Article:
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The potential of floating solar power in Indonesia
8 min read
A new joint venture between UK researchers and Indonesia, Solar2Wave, is looking at the potential of floating solar power installations, even for locations with large wave heights. Dr Luofeng Huang, Assistant Professor and Lecturer in Mechanical Engineering at Cranfield University, explains the concept.
With a large population strung across more than 6,000 small islands, Indonesia's electricity infrastructure faces particular challenges. Around 1.5mn people in remote areas are still living without any connection to the electricity grid and are dependent on diesel engines to generate power. Meanwhile, the global energy crisis means diesel is becoming increasingly unaffordable.
Indonesia’s energy supplies are currently 88% reliant on fossil fuels and a number of new (and controversial) coal-fired power stations, but the population still remains subject to power cuts and shortages. The Indonesia National Energy Policy includes a target for 23% of the country’s total energy supply to come from renewable sources by 2030 (and be net zero by 2060). However, the costs of transformation for a nation where 76% of its surface area is ocean are daunting. Offshore wind turbines have already been dismissed as being too expensive for many locations.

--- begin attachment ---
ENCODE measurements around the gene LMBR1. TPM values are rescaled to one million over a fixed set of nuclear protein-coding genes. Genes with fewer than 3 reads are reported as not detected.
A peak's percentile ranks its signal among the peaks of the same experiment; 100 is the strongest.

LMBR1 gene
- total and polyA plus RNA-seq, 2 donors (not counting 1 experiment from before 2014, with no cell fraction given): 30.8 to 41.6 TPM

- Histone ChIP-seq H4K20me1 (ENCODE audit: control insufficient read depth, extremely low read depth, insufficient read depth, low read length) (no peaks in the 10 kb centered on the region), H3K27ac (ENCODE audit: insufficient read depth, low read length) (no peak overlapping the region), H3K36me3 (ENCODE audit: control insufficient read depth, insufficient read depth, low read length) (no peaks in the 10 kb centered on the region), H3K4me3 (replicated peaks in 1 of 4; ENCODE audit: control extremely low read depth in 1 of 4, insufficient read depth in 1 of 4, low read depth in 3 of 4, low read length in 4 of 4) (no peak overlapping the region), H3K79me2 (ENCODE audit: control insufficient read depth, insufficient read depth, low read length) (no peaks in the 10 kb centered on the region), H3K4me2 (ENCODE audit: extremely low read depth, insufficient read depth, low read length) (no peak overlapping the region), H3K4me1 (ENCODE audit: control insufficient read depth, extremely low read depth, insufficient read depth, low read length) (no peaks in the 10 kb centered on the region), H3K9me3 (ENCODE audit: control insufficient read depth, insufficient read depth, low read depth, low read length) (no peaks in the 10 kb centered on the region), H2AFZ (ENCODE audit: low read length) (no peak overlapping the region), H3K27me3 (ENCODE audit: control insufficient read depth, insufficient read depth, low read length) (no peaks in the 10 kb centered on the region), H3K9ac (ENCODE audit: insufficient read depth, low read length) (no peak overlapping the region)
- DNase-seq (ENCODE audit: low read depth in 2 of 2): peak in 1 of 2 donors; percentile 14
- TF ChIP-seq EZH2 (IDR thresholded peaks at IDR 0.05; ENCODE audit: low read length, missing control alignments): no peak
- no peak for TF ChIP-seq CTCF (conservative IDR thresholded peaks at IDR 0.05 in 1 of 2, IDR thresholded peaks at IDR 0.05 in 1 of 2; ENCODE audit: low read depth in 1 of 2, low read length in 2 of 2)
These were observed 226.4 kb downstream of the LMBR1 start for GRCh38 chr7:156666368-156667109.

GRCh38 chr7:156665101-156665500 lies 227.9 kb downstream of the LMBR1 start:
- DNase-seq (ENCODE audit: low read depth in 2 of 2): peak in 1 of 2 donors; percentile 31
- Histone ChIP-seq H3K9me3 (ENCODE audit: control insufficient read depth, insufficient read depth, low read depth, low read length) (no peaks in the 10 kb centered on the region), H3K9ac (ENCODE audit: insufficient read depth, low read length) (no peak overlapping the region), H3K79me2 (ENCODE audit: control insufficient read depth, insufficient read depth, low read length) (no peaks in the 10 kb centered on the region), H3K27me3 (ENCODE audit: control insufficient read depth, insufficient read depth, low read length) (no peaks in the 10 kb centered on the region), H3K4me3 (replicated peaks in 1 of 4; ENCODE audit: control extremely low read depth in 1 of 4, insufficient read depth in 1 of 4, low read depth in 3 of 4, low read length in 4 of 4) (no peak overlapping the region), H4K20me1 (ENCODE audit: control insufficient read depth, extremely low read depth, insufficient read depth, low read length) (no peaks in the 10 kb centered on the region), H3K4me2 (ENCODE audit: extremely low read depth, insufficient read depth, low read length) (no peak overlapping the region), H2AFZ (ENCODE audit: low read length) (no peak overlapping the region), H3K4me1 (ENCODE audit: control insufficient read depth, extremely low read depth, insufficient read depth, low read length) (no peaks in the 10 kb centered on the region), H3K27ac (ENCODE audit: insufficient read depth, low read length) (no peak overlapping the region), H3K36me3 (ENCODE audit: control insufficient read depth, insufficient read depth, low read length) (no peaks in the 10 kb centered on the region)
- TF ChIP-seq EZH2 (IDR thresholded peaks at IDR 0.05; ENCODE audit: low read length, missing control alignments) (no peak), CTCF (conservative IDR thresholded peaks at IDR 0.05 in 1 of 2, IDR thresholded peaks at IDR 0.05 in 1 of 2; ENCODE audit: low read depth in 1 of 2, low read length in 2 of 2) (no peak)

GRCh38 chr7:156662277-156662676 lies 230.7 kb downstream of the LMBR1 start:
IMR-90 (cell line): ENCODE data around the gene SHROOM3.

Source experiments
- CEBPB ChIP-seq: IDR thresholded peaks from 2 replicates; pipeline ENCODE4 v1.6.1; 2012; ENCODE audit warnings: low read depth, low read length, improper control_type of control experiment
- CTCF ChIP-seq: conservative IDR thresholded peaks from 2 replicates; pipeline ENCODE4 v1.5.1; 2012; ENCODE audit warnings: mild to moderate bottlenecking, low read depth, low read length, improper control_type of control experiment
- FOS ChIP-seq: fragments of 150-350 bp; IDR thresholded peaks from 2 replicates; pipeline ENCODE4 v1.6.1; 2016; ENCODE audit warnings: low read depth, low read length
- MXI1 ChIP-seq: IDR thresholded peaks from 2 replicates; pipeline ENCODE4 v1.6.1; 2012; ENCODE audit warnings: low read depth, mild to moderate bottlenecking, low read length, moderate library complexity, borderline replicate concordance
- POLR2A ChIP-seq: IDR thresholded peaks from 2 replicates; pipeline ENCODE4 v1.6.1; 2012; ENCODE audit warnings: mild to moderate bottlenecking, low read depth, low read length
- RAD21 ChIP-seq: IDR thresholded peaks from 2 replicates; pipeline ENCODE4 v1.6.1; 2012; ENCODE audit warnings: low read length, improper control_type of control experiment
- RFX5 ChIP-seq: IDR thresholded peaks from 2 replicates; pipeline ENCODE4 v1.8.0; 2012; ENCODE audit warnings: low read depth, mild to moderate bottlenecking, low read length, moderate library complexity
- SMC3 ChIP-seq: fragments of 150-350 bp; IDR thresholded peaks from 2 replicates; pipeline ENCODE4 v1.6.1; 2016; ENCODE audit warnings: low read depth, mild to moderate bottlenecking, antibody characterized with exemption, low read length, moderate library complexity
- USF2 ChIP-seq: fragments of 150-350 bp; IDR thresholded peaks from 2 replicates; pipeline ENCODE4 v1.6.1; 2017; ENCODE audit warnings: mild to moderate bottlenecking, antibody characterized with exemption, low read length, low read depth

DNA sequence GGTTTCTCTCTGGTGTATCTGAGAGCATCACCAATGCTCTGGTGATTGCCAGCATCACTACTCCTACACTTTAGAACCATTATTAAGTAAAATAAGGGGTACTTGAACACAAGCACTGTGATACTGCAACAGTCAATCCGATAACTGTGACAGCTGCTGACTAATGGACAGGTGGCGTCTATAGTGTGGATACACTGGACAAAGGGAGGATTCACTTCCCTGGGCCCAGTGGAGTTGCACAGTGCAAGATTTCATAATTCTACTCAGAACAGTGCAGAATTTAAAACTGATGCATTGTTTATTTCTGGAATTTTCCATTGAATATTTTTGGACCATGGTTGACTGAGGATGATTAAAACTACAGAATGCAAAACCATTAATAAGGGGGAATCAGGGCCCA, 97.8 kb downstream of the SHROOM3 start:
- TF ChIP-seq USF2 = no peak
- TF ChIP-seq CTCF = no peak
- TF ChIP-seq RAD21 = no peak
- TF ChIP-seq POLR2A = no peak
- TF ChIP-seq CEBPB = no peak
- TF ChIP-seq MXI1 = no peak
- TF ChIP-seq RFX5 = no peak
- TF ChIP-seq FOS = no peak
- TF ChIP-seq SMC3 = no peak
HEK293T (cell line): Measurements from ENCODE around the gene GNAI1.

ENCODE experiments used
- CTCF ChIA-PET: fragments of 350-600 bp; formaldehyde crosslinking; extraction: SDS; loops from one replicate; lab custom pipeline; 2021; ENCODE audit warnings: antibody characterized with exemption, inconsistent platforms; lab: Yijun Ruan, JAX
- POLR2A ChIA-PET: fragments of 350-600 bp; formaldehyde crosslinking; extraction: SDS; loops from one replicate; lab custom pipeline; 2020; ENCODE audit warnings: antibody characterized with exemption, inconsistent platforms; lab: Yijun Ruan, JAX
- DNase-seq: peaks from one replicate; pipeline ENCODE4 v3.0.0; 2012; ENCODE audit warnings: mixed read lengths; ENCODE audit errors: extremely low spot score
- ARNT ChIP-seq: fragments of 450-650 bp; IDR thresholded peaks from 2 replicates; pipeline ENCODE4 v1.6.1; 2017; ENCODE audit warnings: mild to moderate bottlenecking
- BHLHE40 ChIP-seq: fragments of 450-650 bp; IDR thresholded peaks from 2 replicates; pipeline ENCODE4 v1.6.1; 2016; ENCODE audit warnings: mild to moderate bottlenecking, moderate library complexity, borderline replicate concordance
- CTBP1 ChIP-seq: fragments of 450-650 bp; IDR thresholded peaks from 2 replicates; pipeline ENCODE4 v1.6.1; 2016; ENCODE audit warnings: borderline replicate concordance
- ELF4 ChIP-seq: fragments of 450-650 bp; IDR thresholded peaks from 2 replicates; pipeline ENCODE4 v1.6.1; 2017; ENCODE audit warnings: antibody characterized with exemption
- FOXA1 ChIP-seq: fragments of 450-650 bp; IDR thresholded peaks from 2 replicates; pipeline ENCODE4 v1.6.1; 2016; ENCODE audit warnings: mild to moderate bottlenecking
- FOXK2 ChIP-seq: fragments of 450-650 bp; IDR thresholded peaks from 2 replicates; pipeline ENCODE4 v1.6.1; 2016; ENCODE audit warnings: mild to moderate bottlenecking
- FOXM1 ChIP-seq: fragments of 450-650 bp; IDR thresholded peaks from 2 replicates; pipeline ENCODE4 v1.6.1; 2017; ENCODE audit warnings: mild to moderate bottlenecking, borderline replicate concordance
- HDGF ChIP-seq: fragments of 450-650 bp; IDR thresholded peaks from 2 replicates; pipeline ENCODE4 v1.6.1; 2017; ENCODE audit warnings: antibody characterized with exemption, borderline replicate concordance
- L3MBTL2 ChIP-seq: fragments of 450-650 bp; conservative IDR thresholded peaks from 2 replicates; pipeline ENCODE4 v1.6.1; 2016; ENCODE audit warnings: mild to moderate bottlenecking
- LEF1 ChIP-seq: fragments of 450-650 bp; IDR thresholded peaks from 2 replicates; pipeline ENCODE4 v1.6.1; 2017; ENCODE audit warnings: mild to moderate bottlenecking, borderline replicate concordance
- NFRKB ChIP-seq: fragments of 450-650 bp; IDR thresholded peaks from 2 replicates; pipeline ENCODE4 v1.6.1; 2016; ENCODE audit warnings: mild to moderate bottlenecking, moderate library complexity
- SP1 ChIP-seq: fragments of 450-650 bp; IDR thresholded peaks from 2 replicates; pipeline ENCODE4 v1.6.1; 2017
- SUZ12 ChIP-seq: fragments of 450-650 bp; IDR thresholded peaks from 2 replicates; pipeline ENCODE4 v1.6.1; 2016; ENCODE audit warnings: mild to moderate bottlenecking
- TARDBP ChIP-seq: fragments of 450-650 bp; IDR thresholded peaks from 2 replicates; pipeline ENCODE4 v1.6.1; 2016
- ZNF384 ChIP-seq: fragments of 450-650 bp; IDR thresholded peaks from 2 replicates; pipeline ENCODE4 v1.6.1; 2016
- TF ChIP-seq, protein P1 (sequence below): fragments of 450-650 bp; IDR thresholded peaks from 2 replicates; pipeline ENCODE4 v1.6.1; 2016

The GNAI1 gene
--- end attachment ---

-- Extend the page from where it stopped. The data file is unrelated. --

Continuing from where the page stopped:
A new joint venture between the UK and Indonesia, Solar2Wave, is aiming to provide an easier, lower cost, long-term solution to the energy dilemma. The year-long project will see robust testing of floating photovoltaic solar farms (FPV), funded with £300,000 by the Innovate UK Energy Catalyst scheme. Led by researchers at Cranfield University and UK SME Achelous Energy, the partners in Indonesia include Pattimura University, Institut Teknologi Sepuluh Nopember, Orela Shipyard and Gerbang Multindo Nusantara.
Solar power is considered to be a cheap option. Figures from the International Energy Agency’s (IEA) World Energy Outlook 2020 indicate that solar power is now the most affordable electricity in history – costing some $31–40/MWh, much lower than nuclear at $118–192/MWh, coal at $66–152/MWh and gas combined cycle at $44–$68/MWh.
Offshore floating solar farms are the most practical option for Indonesia, a nation with a coastline of 157,000 km – longer than any other country. Just 0.01% of the Indonesian sea surface area equates to 200,000 acres, with a solar generation capacity of at least 50 GW, compared with Indonesia’s total electricity generation capacity of 74 GW in 2021.
The potential of FPV in Indonesia is enormous. The approach is fully scalable in that it consists of small individual solar panels. So, different sizes of FPV farms can be placed along the coastline of an island in strategic locations depending on the demand required by local residents who have traditionally been off grid.
There is, however, one substantial technical challenge to this ideal future: ocean waves.
FPV technologies have been operating for years, but only on lakes and relatively still waters. Ocean waves are another level of threat. The wave heights in Indonesian waters can frequently exceed 1 metre, which is high and destructive enough to ruin floating solar panels if standard designs of floating support are used. These waves threaten to lead to wasted investments and make electricity supplies unreliable.